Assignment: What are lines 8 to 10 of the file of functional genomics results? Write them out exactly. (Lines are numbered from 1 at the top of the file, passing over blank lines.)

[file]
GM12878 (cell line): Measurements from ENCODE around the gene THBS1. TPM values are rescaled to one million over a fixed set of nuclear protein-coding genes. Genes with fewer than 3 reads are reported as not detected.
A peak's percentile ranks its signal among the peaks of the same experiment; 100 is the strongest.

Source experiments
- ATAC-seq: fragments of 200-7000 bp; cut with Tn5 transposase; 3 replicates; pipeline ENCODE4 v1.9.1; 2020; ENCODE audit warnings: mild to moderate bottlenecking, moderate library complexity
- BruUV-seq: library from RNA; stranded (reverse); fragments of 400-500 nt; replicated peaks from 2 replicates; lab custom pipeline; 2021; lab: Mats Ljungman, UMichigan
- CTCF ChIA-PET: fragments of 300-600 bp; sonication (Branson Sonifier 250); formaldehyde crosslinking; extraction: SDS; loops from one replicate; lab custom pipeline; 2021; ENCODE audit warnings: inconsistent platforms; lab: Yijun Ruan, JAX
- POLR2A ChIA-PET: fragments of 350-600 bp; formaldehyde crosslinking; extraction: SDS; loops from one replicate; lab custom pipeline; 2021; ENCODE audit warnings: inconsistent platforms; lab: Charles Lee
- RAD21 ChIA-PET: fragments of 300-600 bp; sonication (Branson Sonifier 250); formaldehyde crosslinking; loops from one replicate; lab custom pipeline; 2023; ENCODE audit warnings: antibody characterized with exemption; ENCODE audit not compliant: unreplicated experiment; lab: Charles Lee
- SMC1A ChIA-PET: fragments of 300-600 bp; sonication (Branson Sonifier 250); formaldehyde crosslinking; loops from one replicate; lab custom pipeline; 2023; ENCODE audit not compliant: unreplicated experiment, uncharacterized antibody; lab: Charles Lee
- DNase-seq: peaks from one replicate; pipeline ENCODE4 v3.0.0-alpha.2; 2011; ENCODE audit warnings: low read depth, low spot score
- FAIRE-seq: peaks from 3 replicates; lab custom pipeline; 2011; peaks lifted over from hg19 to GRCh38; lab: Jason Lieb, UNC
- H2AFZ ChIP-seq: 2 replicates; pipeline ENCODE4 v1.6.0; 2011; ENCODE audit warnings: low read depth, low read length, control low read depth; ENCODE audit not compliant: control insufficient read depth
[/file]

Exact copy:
- RAD21 ChIA-PET: fragments of 300-600 bp; sonication (Branson Sonifier 250); formaldehyde crosslinking; loops from one replicate; lab custom pipeline; 2023; ENCODE audit warnings: antibody characterized with exemption; ENCODE audit not compliant: unreplicated experiment; lab: Charles Lee
- SMC1A ChIA-PET: fragments of 300-600 bp; sonication (Branson Sonifier 250); formaldehyde crosslinking; loops from one replicate; lab custom pipeline; 2023; ENCODE audit not compliant: unreplicated experiment, uncharacterized antibody; lab: Charles Lee
- DNase-seq: peaks from one replicate; pipeline ENCODE4 v3.0.0-alpha.2; 2011; ENCODE audit warnings: low read depth, low spot score